game.EnqueRunningAnswers(true, false);

  var gameLoop = new GameLoop(game, new NullInputHandler());

  gameLoop.Run();

  Assert.AreEqual(1, game.DrawCount);
}

Now you can see I've added a NullInputHandler, which does exactly what you might expect. Now you might wonder why I didn't add a method to TestGame called RunTimes(1) instead of forcing the user to explicitly set the return values for IsRunning. It would be simpler to read and understand after all, especially without those vague booleans.

Truthfully, it's because you didn't point that out until right now. Yup, it's your fault. Next test!

[Test]
public void ItWillUpdateOneExtraTimeToCatchUpWhenTheLagIsTooLarge()
{
    var game = new TestGame();
    game.EnqueRunningAnswers(true, false);
    var time = new FakeTimer();
    time.Times = new Queue<float>();
    time.Times.Enqueue(0);
    time.Times.Enqueue(17);

    var gameLoop = new GameLoop {
        Game = game,
        InputHandler = new NullInputHandler(),
        Timer = time
    };

    gameLoop.Run();

    Assert.AreEqual(2, game.UpdateCount);
    Assert.AreEqual(1, game.DrawCount);
}

Whew! That's a big test that's gonna need some love. What am I trying to do here? Well if we look at the pseudocode above, we'll see that we are trying to run what is called a "fixed-step" game loop.

The way that works is the game objects assume a fixed frame rate for each update, typically 1/60th of a second. Naturally, computers don't always have a fixed frame rate. Sometimes players do things like start up iTunes in the middle of the game and starve the CPU, or Norton AntiVirus starts running, or your game has an update that takes a while. In that event your update will take longer than 1/60th a second. Other games wouldn't bother timing loops and would go as fast as the computer would allow, making them too hard on faster hardware.

Our solution, and a common one that is shared by some commercial game engines, is to use a fixed-step loop. What we do is assume every update only takes 1/60th of a second. If we hit the update too quickly, we go ahead and skip an update. If we hit it too slowly, we run a few to "catch up" before drawing. This can cause problems. If you've ever played a baseball game and seen the pitch jump from the pitcher's hand all the way to the catcher's mitt, you know what I'm talking about; but it works well in many applications.

Returning to our test, we start by setting our game to run one loop before quitting (the true, false in EnqueRunningAnswers). We now set up a FakeTimer. Once again we're building an interface through fakes to our own domain objects, which don't exist yet. Time is always a gnarly beast, and if you think you can make it work with the real system time... well, you're wrong. You will need an abstraction, or you'll end up with flaky tests that fail every once in a while because of differences of a few milliseconds.

Here we once again Enqueue a list of times (you'd think this would have clued me in on the spelling) directly using the .NET Queue construct. It certainly could use some refactoring, but let's get the test working first and then clean up.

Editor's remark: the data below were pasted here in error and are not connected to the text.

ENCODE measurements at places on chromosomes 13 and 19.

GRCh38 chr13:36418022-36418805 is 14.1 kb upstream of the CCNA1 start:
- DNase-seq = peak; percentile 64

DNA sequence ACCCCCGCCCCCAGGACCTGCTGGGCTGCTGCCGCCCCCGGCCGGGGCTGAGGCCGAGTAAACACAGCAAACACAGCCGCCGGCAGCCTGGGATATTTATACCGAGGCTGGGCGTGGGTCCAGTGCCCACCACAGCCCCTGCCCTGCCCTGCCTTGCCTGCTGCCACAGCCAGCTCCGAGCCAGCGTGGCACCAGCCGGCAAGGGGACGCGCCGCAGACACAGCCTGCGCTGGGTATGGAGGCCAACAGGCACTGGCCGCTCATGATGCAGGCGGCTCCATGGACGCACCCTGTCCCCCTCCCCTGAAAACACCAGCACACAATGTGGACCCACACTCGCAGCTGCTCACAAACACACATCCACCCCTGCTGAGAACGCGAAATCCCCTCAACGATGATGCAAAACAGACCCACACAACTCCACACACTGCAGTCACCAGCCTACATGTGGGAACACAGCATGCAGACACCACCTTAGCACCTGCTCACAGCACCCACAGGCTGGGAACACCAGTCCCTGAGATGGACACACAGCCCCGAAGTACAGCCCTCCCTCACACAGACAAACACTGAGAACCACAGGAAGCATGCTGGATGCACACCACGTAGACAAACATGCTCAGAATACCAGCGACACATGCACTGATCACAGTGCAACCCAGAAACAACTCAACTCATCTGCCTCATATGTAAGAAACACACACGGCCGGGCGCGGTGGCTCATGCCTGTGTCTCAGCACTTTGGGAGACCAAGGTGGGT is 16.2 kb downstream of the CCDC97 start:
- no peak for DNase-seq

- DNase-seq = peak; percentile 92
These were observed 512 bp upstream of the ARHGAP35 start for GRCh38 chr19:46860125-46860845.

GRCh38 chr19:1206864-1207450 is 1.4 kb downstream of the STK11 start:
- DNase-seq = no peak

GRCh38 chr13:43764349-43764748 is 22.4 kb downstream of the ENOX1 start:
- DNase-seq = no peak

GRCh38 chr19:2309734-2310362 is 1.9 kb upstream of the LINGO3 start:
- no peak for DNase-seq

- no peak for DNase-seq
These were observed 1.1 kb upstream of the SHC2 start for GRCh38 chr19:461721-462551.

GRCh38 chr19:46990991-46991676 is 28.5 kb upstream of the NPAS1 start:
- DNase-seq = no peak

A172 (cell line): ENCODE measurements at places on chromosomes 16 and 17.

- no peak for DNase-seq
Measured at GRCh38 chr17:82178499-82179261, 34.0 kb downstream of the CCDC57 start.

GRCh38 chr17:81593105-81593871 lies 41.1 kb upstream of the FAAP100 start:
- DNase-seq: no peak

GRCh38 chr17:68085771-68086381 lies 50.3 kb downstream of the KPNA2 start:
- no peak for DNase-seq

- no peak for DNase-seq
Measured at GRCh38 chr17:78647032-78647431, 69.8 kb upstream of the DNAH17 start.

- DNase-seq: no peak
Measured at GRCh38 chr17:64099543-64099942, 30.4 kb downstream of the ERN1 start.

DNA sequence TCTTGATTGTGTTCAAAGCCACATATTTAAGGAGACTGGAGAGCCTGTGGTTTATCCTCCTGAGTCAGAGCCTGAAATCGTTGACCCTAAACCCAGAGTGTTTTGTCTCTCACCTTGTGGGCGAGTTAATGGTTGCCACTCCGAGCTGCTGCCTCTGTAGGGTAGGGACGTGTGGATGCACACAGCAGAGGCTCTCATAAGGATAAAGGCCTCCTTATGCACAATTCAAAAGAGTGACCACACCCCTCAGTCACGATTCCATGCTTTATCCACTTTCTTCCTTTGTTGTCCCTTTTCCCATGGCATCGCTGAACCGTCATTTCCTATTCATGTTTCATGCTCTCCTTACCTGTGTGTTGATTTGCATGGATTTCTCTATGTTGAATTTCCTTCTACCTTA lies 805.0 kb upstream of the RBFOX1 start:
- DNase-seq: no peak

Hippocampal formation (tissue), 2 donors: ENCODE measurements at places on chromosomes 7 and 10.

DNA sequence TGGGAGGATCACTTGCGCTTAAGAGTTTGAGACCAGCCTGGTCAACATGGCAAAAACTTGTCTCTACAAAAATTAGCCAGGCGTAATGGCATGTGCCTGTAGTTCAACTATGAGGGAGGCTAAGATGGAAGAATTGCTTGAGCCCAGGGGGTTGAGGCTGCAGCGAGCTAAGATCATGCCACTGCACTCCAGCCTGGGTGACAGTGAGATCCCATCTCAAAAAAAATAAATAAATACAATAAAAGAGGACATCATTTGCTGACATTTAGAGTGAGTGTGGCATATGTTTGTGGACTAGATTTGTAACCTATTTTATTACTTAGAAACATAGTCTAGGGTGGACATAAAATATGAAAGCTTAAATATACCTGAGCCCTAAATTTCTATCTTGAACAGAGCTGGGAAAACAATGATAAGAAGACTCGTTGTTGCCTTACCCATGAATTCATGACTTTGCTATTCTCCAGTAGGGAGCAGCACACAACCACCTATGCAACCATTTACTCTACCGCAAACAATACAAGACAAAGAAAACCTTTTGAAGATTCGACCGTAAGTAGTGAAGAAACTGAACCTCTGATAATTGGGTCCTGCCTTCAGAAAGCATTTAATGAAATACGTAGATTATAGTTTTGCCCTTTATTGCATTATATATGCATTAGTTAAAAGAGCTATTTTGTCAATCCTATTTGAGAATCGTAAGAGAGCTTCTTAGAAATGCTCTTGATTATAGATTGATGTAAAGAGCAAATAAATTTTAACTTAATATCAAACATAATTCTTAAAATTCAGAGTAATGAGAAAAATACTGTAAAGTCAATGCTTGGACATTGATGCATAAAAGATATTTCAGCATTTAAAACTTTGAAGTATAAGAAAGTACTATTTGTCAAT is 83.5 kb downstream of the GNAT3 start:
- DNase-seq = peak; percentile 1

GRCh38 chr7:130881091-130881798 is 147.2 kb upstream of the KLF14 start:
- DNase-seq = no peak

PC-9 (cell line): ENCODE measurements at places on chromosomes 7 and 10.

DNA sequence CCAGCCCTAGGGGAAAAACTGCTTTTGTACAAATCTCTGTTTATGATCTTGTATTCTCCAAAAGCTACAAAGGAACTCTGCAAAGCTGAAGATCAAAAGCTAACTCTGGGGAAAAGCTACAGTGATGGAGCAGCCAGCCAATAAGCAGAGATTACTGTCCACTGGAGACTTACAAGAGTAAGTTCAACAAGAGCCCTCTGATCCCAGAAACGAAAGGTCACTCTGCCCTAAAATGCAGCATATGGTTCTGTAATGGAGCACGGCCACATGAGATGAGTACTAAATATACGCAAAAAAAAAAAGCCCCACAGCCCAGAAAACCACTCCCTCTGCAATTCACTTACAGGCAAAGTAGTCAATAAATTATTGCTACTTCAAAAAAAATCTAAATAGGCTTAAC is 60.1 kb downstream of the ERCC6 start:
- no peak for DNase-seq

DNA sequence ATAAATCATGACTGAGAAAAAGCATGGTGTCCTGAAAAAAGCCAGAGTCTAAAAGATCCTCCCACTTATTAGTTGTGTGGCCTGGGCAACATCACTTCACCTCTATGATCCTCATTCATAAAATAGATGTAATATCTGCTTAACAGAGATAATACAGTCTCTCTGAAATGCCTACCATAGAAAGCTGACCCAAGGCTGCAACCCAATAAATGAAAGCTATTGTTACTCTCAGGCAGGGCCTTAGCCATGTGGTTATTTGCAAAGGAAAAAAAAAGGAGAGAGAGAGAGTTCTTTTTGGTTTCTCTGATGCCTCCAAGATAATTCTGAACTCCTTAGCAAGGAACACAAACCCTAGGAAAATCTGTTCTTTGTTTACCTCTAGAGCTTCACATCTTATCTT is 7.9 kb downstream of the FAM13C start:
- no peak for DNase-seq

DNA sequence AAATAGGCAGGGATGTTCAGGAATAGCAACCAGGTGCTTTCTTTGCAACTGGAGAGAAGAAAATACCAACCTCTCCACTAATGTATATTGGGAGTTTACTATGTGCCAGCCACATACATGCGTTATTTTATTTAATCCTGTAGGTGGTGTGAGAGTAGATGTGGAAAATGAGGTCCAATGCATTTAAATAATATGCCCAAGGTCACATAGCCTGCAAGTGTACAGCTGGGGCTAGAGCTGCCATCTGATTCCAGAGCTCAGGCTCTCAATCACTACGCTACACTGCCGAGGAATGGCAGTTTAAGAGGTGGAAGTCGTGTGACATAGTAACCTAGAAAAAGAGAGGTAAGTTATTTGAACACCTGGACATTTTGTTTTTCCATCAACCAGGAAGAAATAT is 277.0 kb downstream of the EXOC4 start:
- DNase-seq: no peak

We set it up to return a 0 and 17. Well what the heck do those mean? Our maximum amount of time between two updates is 16 time units. Really, it's 16 milliseconds (1/60 is .166666), but once we've abstracted that into our timer it really doesn't matter. We don't use floats since floating point errors will eventually doom our application when we run this quickly.

If the time between updates is more than 16, we should run another update—hence the UpdateCount of 2—but we don't run extra Draws. We'll drop a frame. Here's how I made that pass:

public void Run()
{
    var previousTime = Timer.GetTime();
    while (Game.Running) {
        var currentTime = Timer.GetTime();
        var lag = currentTime - previousTime;
        while (lag >= 0) {
            Game.Update(InputHandler.CurrentState);
            lag -= 16;
        }
        Game.Draw();
    }
}

Now something might be bothering you about this, or should be. The while loop isn't really necessary, as I could do this with a simple if statement. Aha! I have fallen into the trap of writing the algorithm early, or I have to write the while loop for reasons I don't remember to keep the tests passing. Let's go with option two: makes me sound smarter.

This of course required a bit more code than is being shown here. I have a NullTimer and an interface for Timers. I don't think that little bit of code is instructive, so let's move forward.

I needed to clean up my tests in the next commit to make sure everything had a timer, and from that I learned about a little problem with my code. Once I added a timer to every test I got a failure in a completely different test. The test was:

[Test]
public void ItUpdatesUntilTheGameIsStopped()
{
    var game = new TestGame();
    game.EnqueRunningAnswers(true, true, false);

    var gameLoop = new GameLoop {
        Game = game,
        Timer = new SecondTicker(),
        FrameLength = 1.0f
    };

    gameLoop.Run();

    Assert.AreEqual(2, game.UpdateCount);
}

The failure? Expected 2 but was 3. Why would the loop have updated three times? At this point a lot of developers would immediately go to the debugger, but let's take a moment to reason about this test first. I've created a game loop with a frame length of 1.0 seconds, and a ticker that ticks every second (this can be inferred by the name). Because the frame length and tick length are the same, we should only get one update per tick—yet the test seems to be saying we're doing an extra update. We're playing catch up.